In total, the government says 14,800 businesses were damaged and 100,000 jobs were lost across the country in the past two months as business and consumer confidence tanked.
“No one escaped this,” said
president of the National Chamber of Commerce. “These are billions of dollars in losses.”
In response, Mr. Piñera, a center-right 70-year-old former businessman, has announced a $5.5 billion stimulus package to rebuild infrastructure and help small businesses. The boost in public spending is expected to drive the fiscal deficit to 4.4% of GDP in 2020, one of the biggest since Chile’s return to democracy 30 years ago.
The central bank is stepping up interventions to support the peso after it depreciated to a historic low. It could sell as much as $20 billion, according to the central bank, including a quarter of its reserves.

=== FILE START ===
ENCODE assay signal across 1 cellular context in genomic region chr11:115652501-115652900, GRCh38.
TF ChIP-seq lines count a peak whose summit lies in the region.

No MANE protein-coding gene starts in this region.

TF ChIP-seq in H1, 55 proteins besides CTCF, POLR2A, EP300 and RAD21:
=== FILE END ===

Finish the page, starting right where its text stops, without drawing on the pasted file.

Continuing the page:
Economists say Chile is in a strong position to recover. It has little debt and its copper mines, by far the world’s biggest, weren’t affected by the turmoil. Officials say they are working to address protester demands, including increasing pensions, that would reduce high inequality.
“There is a social agreement to make Chile a more-just country,” Economy Minister
told The Wall Street Journal. “The process to overcome this crisis that began on Oct. 18 is starting to bear fruit.”
The stimulus package is aimed at helping people like
whose pharmacy in southern Santiago was ransacked. The 33-year-old father of two was at home when looters stole nearly all the merchandise, even a digital scale.
“That left a mark on us,” said Mr. Soto, who has reopened but said sales are half of what they would normally be. “What really hurt was the level of destruction, the capacity to do damage.”